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The numbers in the United States are staggering, but the results are even worse globally, where Gallup’s 2013 State of the Global Workplace indicated that only 13 percent of the global workforce is considered engaged. 

The Alliance for Innovation and Operational Excellence (AIOE) Workforce Solutions Group set forth to understand how to solve the engagement problem by assembling a wide-ranging group of leaders who have led transformations through the creation of meaningful and lasting workforce engagement. The objective was to understand how these leaders successfully transformed departments, factories and divisions by nurturing engagement. How did they make the magic happen? What were the commonalities in their approaches? The culmination of nearly two years of discussion, evaluation and development resulted in the AIOE’s Engagement Framework. The Engagement Framework comprehensively codifies the fundamental aspects of creating a culture of engagement. 

“AMT is doing its part to support the 3-D printing industry’s effort to place a 3-D printer in every school in the United States,” says Greg Jones, vice president – Smartforce Development, AMT. 

To apply for a 3-D printer, a school had to meet a few requirements. First, it had to provide a statement of need explaining why it was starting a STEM program or describe the program it had in place. A program such as that may include a number of different classes, including CAD, robotics, science, math and art, and may also include partnerships with area community colleges. Second, they had to identify specific projects that would keep the machine in use throughout the school year and fund the materials demand for projects. Finally, they were asked to describe specific outcomes for students across departments. Brecksville-Broadview Heights High School met every requirement.

“By 2050, the world will be using 75 percent more energy than it does now,” says Andre Araujo, Shell Brazil Country Chair. “Meeting that extra demand will require a set of energy sources – and a new generation of scientists and engineers with the passion, ideas and innovation to develop it.

“The pitch proves the potential and power when scientists and entrepreneurs focus their efforts to develop creative and innovative energy solutions,” Araujo adds. “By tapping into the world’s passion and interest in football, we aim to capture the attention of youngsters around the world so they think differently about energy and the opportunity of science studies and careers.”  

A recipient of a Toyota Tribal College Scholarship, Torres-Hernandez studies math at a tribal college in Rocky Boy, Mont. Once the 3.7-GPA student earns her four-year degree from a university, she plans to return to the reservation to teach high school.

“All of my life I’ve loved math and helping people learn new concepts,” she says.

To help Torres-Hernandez and other Native American students earn an education in the fields of science, technology, engineering and mathematics (STEM), Toyota Motor Sales U.S.A. Inc. is donating $1 million to the American Indian College Fund. The national Native American education non-profit is commemorating its 25th anniversary.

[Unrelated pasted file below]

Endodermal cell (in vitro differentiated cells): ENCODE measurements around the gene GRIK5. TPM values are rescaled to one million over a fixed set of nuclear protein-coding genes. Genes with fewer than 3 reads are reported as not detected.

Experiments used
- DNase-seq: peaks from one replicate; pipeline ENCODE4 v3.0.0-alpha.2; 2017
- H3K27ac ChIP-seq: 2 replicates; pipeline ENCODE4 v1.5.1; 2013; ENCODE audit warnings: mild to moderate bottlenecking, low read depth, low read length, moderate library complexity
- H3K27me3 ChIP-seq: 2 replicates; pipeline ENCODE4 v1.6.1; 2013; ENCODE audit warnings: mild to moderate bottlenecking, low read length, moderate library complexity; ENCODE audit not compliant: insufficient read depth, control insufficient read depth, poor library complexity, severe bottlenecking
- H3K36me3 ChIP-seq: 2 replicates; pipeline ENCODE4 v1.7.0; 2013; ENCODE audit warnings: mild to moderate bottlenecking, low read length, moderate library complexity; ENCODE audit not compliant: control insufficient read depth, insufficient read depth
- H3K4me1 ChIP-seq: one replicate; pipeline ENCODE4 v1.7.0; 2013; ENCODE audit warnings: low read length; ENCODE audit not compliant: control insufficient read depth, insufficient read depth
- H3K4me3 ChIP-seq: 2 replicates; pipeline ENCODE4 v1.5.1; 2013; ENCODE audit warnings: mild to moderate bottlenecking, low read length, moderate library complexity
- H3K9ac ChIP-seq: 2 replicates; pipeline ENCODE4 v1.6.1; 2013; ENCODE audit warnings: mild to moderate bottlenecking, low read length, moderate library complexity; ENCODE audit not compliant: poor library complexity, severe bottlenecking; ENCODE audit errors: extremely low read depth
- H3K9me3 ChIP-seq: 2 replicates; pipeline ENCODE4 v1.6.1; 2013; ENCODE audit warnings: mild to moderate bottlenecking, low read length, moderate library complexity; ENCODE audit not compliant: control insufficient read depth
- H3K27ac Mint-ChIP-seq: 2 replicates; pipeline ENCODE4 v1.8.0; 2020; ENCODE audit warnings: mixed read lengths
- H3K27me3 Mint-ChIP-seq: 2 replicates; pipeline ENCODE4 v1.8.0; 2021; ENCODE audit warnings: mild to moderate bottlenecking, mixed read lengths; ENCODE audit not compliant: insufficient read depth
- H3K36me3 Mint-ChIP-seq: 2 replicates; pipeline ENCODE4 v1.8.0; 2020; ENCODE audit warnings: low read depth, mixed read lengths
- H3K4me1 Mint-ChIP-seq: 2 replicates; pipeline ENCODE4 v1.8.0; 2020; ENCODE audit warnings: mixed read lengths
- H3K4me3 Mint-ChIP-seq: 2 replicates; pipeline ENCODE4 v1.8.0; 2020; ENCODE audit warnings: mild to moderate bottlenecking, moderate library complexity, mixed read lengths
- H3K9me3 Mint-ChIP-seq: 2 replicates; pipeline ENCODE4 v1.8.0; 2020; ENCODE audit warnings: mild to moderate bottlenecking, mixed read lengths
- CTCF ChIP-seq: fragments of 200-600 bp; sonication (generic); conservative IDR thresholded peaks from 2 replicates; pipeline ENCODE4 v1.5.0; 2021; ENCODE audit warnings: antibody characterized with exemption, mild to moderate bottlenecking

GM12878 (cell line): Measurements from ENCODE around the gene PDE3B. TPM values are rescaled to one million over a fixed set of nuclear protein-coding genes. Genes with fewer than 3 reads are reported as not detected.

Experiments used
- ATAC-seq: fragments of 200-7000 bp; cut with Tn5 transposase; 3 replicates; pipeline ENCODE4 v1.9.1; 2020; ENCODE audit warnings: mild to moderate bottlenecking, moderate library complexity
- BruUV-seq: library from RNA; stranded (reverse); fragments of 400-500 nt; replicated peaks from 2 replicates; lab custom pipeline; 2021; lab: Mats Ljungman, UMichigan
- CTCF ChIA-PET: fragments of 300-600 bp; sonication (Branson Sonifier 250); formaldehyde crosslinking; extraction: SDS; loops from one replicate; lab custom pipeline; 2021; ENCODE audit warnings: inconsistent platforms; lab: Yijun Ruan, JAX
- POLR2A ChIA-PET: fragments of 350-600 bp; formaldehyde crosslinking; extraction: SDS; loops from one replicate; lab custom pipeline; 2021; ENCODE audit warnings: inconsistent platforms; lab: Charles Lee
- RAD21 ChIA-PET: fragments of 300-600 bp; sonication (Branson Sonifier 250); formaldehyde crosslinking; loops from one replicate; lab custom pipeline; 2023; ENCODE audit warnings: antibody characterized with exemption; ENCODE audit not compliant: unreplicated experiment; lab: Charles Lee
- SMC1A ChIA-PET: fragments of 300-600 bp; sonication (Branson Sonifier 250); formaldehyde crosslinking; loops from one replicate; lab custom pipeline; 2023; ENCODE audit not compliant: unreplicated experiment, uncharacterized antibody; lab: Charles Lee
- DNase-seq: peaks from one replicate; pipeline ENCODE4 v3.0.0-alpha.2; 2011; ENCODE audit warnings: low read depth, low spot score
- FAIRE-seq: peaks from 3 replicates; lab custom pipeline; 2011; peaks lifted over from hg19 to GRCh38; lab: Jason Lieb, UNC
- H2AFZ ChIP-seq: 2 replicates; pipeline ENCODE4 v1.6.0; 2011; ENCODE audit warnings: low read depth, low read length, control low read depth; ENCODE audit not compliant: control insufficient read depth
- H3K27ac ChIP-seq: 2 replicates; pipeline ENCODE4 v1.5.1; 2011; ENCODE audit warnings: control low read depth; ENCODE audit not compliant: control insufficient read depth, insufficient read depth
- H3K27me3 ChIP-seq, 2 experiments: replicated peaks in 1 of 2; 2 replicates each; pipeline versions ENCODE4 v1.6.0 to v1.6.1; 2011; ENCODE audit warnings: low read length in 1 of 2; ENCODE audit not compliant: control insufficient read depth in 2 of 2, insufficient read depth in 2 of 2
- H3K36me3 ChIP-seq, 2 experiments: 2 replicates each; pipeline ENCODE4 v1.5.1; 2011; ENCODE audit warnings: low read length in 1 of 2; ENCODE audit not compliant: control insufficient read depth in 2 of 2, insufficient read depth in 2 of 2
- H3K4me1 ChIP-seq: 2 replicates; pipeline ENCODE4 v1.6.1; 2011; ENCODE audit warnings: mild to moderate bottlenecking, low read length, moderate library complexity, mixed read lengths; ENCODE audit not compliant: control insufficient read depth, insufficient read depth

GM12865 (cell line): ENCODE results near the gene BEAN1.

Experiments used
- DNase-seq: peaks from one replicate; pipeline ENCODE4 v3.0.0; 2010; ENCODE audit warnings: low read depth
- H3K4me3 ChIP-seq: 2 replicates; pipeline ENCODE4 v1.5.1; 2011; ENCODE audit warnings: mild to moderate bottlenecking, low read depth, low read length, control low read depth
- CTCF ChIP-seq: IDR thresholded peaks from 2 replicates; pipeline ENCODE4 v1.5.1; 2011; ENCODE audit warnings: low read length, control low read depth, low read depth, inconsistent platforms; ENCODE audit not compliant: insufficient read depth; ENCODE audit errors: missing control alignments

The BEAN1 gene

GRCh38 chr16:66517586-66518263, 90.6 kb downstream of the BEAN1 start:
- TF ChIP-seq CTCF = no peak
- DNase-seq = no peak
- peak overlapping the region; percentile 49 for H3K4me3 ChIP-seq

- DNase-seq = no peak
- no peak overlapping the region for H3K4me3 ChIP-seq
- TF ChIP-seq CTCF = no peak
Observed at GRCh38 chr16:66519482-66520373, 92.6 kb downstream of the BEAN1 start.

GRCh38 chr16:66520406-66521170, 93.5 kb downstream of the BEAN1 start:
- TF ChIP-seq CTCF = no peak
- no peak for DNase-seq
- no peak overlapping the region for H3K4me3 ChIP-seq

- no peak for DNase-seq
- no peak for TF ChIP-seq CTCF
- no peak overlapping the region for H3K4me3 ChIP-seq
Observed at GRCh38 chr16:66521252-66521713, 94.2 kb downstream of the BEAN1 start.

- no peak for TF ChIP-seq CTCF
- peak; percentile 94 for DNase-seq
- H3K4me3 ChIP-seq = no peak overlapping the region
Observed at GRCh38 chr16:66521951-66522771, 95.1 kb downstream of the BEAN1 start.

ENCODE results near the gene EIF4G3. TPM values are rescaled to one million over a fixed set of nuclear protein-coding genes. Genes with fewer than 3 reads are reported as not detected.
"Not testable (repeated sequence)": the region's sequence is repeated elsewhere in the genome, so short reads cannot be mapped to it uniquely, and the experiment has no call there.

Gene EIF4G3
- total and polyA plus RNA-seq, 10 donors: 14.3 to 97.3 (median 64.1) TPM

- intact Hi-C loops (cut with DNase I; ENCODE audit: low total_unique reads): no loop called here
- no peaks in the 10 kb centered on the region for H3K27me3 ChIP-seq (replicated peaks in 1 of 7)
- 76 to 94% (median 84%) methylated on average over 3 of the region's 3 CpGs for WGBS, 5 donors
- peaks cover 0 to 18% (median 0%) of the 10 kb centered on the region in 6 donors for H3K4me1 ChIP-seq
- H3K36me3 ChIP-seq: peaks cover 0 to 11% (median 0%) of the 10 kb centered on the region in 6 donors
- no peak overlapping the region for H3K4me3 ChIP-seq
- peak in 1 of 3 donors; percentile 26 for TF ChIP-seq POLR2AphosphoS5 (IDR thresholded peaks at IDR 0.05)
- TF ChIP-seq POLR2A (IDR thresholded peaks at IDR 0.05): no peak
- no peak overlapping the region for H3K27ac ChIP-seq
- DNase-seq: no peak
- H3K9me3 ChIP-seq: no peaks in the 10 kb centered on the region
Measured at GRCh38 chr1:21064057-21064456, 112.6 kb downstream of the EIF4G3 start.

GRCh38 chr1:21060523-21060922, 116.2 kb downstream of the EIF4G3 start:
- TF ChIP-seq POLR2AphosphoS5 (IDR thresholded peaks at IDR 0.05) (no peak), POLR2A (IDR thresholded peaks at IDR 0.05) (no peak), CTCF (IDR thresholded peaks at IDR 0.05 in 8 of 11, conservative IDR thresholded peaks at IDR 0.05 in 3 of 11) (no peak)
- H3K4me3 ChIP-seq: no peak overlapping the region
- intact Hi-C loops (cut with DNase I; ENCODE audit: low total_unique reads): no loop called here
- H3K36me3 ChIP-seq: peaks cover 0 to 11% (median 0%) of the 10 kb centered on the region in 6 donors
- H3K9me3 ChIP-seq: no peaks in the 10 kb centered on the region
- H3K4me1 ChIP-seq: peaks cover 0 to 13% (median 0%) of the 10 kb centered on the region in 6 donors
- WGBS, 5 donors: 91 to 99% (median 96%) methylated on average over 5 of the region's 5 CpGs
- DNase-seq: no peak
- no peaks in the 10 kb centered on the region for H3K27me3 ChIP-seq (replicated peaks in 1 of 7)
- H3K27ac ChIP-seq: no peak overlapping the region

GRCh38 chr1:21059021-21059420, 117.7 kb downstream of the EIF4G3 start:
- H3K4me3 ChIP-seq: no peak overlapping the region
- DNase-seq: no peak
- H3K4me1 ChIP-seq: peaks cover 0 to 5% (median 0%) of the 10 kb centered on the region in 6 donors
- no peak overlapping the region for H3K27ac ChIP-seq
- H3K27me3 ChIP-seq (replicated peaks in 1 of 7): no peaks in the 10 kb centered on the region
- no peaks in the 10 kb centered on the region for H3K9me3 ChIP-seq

To deliver quality, industry-aligned training connected to labor-market opportunities, NIMS will work with lead colleges Central Arizona College in Collidge, Ariz.; South Central College in North Mankato, Minn.; Richland College in Dallas; Lorain County Community College in Elyria, Ohio; and Texas State Technical College in Abilene, Texas. The partnership’s goal is to increase the number of students with industry-recognized credentials and improve participant employment and earnings outcomes. 

Composite sandwich structures are a special type of material made by attaching two thin skins to a lightweight core. This type of composite is used extensively within the aerospace industry and in other applications where reducing weight while maintaining structural strength is important. A common use for these sorts of composites is the shrouds for launch vehicles and other key technology components that will enable our journey to Mars.

NASA explains the goal of its Game Changing Development effort is to create and demonstrate scalable and cost-effective manufacturing approaches to produce ultra-lightweight core materials both as flat panels and curved structures. The final products will have half or less the area density of conventional honeycomb cores, with equal or better mechanical properties.

But what if you didn’t just buy a microwave and, instead, bought a geothermal heat pump that needs to run at a specific heat? If that manual said, “the not right temperature should run at 1,000 degrees,” then there might be more of an issue. 

These are the kinds of problems that manufacturers run into when trying to quickly translate materials for a new market. In the push to get products ready for the territory, businesses in this sector can overlook errors in technical documentation that can sometimes prove disastrous. What if a system has to run at 10,000 degrees, not 1,000 as the manual states? Or vice versa?

An uncertain and unstable national and global economic environment impacts almost every facet of business. Not surprisingly, culture change is no exception. Even those businesses that pride themselves on pushing the envelope are treading carefully when it comes to modifying their existing corporate culture during difficult times. That’s because the impact of change on the corporate brand is paramount among business considerations, particularly how the change is perceived by the company’s two most important constituencies: customers and employees. Before they act, leaders want to know if the brand’s perception will be denigrated by change or boosted by it.

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